On China, it’s not exactly clear a lot of progress has been made, even rhetorically. Trump as usual delivered his mixed messages on the possibility of the trade war ceasing. On the one hand he said that he thought a deal would be done with General Secretary Xi Jinping, but on the other hand he reiterated his critique of the US’ long running trade deficit with the Asian powerhouse, saying “we have to balance our trading relationship, at least to an extent”. It’s unlikely that both are possible in the immediate term, but Trump is under more pressure than before due to signs of a slow down in the American economy, with a presidential election just over a year away.
On taxing global digital platforms, Macron appears to have made genuine steps forward. The French Parliament passed legislation in June for a tax on 3 per cent of global tech companies revenues in France. The French President said that the the US had agreed to develop an international tax on the global tech monopolies, and that when it does so he will remove the French legislation and reimburse the companies. Given the majority of the tech giants are American, this sounds like a bit of a coup for Macron, but the details will be important. It does show that getting things done internationally usually take unilateral moves at the national level to bring other parties to the table. Those that argue, for instance, for a global nuclear weapons ban but are opposed to unilateral disarmament could learn a thing or two from Macron’s Facebook Tax.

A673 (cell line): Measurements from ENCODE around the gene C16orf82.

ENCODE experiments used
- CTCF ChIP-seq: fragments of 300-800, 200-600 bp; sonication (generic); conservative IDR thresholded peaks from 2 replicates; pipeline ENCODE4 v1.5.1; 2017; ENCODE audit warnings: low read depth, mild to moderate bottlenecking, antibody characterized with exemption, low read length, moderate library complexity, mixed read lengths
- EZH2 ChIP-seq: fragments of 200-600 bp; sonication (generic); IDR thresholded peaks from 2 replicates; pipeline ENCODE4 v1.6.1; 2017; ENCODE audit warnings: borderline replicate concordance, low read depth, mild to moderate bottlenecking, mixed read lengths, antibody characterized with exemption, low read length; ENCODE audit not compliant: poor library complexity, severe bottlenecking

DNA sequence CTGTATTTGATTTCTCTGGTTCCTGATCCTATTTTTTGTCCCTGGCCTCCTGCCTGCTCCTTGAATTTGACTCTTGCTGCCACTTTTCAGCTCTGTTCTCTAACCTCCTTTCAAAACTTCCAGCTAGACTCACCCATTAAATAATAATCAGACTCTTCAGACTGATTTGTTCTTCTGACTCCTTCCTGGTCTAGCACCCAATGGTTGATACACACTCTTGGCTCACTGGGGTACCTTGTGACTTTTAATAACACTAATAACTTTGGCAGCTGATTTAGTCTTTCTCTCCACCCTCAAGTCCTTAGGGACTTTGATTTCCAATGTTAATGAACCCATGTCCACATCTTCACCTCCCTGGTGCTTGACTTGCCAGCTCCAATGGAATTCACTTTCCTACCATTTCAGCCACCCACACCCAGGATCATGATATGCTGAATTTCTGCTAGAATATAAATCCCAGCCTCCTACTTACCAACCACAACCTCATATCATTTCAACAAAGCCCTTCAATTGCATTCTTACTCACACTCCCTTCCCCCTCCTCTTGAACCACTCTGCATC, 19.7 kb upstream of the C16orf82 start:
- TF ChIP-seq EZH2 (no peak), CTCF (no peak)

None of these details can disguise the big picture of the G7, which is that the world is governed by a few powerful countries that, at best, appear only faintly interested in the sustainability of human life on earth. It’s among the anti-G7 protestors in near by Bayonne, defying Macron’s authoritarian ban, that hope for the future lies.